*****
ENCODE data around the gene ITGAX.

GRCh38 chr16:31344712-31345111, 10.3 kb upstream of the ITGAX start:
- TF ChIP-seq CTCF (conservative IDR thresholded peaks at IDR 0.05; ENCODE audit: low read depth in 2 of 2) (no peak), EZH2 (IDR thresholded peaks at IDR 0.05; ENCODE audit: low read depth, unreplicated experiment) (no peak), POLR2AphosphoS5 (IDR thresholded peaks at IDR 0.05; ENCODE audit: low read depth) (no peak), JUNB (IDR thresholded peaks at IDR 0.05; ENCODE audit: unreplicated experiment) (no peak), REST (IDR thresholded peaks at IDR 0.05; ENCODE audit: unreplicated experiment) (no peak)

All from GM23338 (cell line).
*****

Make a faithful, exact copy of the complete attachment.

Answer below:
ENCODE data around the gene ITGAX.

GRCh38 chr16:31344712-31345111, 10.3 kb upstream of the ITGAX start:
- TF ChIP-seq CTCF (conservative IDR thresholded peaks at IDR 0.05; ENCODE audit: low read depth in 2 of 2) (no peak), EZH2 (IDR thresholded peaks at IDR 0.05; ENCODE audit: low read depth, unreplicated experiment) (no peak), POLR2AphosphoS5 (IDR thresholded peaks at IDR 0.05; ENCODE audit: low read depth) (no peak), JUNB (IDR thresholded peaks at IDR 0.05; ENCODE audit: unreplicated experiment) (no peak), REST (IDR thresholded peaks at IDR 0.05; ENCODE audit: unreplicated experiment) (no peak)

All from GM23338 (cell line).